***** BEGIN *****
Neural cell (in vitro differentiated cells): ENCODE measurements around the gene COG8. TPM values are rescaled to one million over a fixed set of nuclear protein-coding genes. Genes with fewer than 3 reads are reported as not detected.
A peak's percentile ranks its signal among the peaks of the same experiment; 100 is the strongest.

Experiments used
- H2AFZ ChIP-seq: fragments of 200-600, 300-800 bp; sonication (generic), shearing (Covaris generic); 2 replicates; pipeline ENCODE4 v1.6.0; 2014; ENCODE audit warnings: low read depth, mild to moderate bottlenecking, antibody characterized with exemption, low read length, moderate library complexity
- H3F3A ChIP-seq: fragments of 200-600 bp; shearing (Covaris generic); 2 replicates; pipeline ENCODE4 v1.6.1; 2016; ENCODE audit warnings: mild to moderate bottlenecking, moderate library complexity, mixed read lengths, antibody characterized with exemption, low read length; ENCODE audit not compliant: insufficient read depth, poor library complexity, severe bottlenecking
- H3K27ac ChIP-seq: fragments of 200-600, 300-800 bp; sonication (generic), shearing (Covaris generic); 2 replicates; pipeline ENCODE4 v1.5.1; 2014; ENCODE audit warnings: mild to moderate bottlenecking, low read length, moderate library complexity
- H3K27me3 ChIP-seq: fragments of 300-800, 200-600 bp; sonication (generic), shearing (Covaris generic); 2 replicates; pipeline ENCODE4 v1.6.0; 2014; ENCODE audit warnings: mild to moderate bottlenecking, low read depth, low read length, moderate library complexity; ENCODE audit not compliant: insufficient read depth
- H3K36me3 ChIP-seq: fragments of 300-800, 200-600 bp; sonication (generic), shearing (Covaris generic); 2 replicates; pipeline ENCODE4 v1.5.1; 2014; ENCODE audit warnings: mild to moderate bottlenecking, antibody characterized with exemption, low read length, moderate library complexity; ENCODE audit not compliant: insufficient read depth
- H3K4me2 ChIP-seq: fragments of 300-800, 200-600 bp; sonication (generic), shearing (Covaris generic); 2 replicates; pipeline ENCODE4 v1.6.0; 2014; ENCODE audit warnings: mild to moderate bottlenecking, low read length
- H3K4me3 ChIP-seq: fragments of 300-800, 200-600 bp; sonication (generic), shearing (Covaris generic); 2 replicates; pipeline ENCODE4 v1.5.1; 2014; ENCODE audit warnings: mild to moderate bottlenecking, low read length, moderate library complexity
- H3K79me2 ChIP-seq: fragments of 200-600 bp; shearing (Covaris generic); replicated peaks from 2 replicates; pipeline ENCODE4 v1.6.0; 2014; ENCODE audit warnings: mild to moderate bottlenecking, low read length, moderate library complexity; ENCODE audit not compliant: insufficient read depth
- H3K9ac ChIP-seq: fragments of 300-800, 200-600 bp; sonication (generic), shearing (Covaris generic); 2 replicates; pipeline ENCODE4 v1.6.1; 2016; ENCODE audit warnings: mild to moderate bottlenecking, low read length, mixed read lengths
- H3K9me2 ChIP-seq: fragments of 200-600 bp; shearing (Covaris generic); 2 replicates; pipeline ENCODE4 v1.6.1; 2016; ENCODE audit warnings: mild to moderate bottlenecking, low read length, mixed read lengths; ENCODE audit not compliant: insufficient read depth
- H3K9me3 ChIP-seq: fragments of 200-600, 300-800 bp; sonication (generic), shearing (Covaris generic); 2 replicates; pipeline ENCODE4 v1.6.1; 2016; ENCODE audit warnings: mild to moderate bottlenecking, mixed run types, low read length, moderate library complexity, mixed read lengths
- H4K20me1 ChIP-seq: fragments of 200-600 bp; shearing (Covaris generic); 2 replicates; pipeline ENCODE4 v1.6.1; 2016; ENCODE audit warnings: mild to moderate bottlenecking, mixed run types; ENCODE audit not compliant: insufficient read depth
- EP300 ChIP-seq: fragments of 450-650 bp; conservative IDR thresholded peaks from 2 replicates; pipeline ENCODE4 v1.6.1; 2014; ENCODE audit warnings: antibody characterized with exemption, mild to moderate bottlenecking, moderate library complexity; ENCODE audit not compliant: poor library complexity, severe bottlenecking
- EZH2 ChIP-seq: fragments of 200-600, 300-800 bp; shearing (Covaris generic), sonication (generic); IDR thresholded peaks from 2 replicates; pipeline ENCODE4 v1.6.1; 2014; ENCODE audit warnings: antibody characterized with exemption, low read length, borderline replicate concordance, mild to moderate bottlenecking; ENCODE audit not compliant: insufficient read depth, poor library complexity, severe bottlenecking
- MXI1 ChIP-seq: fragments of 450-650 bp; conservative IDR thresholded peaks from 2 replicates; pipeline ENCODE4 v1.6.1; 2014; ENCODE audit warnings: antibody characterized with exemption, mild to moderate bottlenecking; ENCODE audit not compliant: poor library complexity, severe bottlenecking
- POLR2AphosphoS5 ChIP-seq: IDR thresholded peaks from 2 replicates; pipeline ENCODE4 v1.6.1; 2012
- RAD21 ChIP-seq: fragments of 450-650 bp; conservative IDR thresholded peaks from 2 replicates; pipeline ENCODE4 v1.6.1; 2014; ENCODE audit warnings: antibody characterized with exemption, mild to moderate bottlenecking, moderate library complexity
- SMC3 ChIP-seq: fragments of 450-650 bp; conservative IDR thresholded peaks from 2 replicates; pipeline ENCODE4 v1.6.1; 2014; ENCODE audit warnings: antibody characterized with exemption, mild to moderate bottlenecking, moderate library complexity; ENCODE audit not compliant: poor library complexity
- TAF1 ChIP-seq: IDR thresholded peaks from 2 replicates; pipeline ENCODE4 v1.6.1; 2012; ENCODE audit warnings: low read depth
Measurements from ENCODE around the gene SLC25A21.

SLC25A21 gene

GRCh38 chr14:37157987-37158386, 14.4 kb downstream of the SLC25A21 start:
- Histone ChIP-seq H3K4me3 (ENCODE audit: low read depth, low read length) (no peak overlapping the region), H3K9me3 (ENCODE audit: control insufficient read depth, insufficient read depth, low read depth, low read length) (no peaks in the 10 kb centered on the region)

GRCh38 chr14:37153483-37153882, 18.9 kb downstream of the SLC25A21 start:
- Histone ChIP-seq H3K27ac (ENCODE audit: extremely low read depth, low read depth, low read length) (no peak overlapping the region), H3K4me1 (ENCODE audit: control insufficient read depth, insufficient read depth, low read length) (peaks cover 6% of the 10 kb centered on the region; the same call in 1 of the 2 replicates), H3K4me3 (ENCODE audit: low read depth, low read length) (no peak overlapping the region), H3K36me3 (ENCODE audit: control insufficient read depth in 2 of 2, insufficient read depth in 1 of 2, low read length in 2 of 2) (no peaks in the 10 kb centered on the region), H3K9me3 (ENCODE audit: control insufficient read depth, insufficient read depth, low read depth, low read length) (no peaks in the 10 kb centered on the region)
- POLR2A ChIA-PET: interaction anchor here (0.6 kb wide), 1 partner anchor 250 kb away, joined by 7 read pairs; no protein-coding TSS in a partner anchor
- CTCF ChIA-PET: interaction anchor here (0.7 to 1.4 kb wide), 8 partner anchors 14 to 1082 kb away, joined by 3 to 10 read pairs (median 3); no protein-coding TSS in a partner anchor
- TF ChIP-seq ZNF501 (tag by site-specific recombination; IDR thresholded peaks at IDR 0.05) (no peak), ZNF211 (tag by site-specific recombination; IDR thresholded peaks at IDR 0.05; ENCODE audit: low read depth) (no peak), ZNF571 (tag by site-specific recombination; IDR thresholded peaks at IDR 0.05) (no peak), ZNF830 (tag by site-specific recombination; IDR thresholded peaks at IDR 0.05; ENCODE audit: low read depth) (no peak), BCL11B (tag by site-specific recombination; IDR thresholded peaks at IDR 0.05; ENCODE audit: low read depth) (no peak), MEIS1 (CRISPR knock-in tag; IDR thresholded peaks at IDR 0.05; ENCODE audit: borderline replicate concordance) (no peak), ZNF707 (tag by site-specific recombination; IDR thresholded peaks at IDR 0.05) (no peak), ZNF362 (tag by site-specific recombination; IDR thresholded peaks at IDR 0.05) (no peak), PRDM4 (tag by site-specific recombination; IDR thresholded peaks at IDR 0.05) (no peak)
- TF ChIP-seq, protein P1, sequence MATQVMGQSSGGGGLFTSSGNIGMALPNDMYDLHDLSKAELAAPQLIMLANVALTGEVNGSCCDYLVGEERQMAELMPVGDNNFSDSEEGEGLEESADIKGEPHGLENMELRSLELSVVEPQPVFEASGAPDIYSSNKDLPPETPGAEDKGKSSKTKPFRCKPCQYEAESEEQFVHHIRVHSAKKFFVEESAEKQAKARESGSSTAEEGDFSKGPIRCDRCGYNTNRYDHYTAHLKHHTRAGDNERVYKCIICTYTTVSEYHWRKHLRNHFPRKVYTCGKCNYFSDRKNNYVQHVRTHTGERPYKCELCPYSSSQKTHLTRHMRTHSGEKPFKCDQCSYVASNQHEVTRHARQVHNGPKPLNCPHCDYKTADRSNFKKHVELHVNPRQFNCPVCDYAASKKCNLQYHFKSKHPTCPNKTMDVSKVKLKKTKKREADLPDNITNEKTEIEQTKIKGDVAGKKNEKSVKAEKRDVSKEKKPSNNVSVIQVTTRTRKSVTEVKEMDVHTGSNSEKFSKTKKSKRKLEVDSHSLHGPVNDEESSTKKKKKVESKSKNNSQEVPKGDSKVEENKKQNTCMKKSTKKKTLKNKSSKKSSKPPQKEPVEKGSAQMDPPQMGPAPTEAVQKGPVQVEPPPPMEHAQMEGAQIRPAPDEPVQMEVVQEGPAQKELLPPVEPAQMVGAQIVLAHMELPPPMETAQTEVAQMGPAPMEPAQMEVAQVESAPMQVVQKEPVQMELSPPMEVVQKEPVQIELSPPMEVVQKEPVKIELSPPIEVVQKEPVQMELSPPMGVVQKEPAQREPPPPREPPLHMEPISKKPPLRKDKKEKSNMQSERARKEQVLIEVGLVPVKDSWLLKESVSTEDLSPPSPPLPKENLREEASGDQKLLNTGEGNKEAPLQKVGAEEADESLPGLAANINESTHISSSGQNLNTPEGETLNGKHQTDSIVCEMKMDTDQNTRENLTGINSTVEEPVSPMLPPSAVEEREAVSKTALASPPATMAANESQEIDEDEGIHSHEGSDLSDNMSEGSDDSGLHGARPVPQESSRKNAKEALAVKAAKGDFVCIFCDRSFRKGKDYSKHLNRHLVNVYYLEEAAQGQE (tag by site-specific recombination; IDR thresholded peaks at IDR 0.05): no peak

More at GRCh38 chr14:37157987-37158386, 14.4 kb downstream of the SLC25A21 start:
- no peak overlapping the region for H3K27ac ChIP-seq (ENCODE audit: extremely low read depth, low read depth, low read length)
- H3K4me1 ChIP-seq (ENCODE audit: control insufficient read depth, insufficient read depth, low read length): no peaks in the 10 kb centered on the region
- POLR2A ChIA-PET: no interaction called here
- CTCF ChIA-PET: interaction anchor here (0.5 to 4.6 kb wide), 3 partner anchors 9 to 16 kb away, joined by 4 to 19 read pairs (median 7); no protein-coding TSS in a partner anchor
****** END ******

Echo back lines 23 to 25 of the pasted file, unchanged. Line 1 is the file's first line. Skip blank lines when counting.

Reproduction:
Measurements from ENCODE around the gene SLC25A21.

SLC25A21 gene

GRCh38 chr14:37157987-37158386, 14.4 kb downstream of the SLC25A21 start: